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Nuns, hospital staffs clash

Sisters of St. Joseph used to fight for labor. Now they are accused of being anti-union.

August 08, 2008|Tony Barboza | Times Staff Writer

In the 1960s and '70s, the Sisters of St. Joseph of Orange picketed with farmworkers and marched with Cesar Chavez, even serving jail time for the cause. In the 1980s, the Catholic nuns rallied behind janitors trying to unionize.

Long known as friends to labor, today the sisters are on the other side of the picket line, locked in a clash with a union that wants to organize at a chain of hospitals the nuns operate throughout California.

Service Employees International Union United Healthcare Workers-West is seeking to unionize more than 8,000 caregivers, including cafeteria workers and X-ray technicians, at five St. Joseph Health System hospitals -- three in Orange County and two in Northern California. The union has alleged a variety of anti-union tactics, which the nuns have denied.

The dispute has clergy and labor leaders confronting the sisters on what they say is a disconnect between the order's legacy of worker advocacy and the way it has dealt with unions at its nonprofit hospitals. The order, after all, was named for the biblical carpenter and patron saint of workers.

"They've always been on the right side of social justice," said Judith Remy Leder, a retired teacher and former sister who left the order in 1975 after 15 years. "I just see this as a blind spot."

While other groups of workers, such as nurses, have successfully unionized at St. Joseph hospitals, service workers first began to organize at Santa Rosa Memorial Hospital in 2004. The dispute has heated up at other hospitals in the last two years, with federal labor complaints and newspaper ads on both sides centered on whether the sisters have been faithful to Catholic teachings.

The union's dispute with St. Joseph came to a head this summer at the sisters' brick convent in Orange known as the Motherhouse. Last month during the sisters' annual retreat there, the convent was the target of seven days of vigils and rallies by hospital workers, priests, former sisters, local politicians and labor leaders.

The union said the sisters have used union-busting tactics they once crusaded against: holding mandatory meetings advising workers against unionizing, barring union officials from distributing leaflets, intimidating labor organizers with photographers and security guards, and hiring anti-union consultants.

The union wants St. Joseph to agree on ground rules before hospital workers hold a union election. Without an agreement stressing neutrality, union officials said, hospital managers would try to delay and discourage workers from voting for the union.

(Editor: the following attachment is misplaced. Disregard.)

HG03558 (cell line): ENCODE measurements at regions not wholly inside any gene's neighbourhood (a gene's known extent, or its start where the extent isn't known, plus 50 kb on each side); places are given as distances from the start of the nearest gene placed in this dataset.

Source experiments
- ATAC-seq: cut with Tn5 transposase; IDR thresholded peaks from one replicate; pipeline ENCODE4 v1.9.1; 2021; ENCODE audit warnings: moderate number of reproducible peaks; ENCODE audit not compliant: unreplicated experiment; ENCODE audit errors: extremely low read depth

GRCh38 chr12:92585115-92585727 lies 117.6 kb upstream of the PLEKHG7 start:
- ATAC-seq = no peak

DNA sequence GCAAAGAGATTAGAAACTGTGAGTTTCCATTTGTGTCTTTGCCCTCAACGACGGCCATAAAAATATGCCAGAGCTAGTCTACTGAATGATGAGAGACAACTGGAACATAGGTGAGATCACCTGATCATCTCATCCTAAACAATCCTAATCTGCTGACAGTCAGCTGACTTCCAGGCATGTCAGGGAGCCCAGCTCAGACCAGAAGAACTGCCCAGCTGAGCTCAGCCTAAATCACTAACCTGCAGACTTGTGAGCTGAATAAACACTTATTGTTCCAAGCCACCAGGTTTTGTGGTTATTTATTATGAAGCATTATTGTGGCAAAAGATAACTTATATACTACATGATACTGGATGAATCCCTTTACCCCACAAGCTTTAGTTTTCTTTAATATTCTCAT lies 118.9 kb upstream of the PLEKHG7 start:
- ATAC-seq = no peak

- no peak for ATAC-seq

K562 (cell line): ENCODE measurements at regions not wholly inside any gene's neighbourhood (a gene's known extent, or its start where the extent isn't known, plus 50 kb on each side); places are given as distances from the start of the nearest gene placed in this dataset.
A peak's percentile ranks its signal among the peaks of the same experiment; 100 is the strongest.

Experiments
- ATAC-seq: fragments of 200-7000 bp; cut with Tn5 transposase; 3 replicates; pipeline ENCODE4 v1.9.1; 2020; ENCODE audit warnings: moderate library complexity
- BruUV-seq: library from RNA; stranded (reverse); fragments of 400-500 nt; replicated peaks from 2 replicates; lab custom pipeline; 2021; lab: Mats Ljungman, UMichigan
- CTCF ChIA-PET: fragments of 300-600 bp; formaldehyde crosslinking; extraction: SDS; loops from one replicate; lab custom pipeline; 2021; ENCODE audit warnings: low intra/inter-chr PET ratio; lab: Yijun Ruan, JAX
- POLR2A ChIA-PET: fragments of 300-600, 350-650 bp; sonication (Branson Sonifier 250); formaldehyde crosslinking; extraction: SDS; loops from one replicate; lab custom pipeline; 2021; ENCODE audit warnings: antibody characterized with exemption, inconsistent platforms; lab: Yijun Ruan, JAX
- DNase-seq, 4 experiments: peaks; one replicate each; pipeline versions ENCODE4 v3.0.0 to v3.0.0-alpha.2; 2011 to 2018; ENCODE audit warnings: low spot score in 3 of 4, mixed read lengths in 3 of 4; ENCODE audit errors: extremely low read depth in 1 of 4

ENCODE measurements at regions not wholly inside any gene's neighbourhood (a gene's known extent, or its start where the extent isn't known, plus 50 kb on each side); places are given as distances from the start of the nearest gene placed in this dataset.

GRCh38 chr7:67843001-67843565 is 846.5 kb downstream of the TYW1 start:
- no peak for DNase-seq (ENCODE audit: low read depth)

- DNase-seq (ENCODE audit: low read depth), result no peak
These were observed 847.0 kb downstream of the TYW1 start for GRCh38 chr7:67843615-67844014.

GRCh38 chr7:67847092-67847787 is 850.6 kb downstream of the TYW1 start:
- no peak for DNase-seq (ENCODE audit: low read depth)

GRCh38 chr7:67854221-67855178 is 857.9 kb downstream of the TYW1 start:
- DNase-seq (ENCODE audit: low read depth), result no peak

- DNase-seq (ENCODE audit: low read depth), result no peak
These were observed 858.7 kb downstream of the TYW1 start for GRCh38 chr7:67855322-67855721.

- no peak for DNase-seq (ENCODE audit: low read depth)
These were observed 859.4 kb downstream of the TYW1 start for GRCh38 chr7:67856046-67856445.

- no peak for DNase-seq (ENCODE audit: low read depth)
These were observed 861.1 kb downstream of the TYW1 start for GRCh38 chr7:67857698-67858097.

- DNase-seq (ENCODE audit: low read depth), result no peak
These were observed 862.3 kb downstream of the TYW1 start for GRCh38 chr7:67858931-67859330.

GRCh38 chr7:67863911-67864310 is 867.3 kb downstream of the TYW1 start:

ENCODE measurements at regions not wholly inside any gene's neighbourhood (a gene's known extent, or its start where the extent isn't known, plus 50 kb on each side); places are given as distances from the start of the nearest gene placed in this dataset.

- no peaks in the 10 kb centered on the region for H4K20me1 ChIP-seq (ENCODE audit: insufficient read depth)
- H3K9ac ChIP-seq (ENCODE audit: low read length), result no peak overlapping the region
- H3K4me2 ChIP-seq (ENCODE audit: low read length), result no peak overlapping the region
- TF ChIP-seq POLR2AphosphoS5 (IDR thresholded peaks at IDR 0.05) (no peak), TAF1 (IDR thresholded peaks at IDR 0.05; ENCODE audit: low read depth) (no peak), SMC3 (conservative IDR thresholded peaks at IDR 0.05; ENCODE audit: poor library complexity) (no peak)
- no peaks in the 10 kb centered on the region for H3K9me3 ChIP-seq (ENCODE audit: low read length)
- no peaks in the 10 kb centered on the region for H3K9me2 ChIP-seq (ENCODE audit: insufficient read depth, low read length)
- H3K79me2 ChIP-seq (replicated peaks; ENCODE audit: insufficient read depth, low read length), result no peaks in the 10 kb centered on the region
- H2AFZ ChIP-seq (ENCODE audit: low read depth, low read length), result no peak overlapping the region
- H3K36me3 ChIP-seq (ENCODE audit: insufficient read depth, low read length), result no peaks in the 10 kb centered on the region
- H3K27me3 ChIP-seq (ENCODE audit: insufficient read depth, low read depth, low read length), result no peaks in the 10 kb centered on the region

St. Joseph officials denied using intimidation tactics, saying they are open to unions and would welcome an election under federal labor law, which does not require a pre-agreement. They say signing such a pact would imply an exclusive endorsement of the healthcare workers union and limit hospital workers' choice over which union would represent them.

"Standing with people who didn't have a voice, who didn't have a process in the vineyards, that is thinking and reflecting our way to a position," said Sister Katherine Gray, general superior of the sisters, who said they used the same prayer and discernment to arrive at their stance with the healthcare workers union.

Gray said the sisters were hurt by suggestions that they have strayed from their legacy of compassion for workers.

Union organizer Fred Ross said the nuns may have good intentions, but "we are asking them to live up to that proud legacy and treat their workers the same way they wanted farmworkers and immigrants treated," he said. "Our appeal is to their best tradition."

The Sisters of St. Joseph, which have congregations around the world, began in 17th century France, when the order was founded to cater to the needs of ordinary people, forgoing cloisters and habits.

The congregation in Orange, which has about 200 nuns, built its first hospital in 1919 in Eureka, Calif., where the order was first located, after caring for influenza patients during the 1918 epidemic. The sisters soon relocated to Southern California.

Their healthcare system now includes 14 hospitals in California, Texas and New Mexico. Last year, the healthcare system reported $3.7 billion in revenue.

Because the hospitals are run as a ministry, St. Joseph officials said, they employ a faith-based code of conduct that ensures a fair workplace. Managers are taught to treat every interaction with a worker or patient as a "sacred encounter."

But critics say those principles, even if upheld, are no substitute for a union.

"When it comes to their own workers, they just believe they know what's best for them," said the Rev. Wayne "Chris" Hartmire, a retired Presbyterian minister and former director of the interfaith National Farm Worker Ministry. "It's classic paternalism. They think of themselves as good people, on the side of righteousness, and for their workers to question that is hard."

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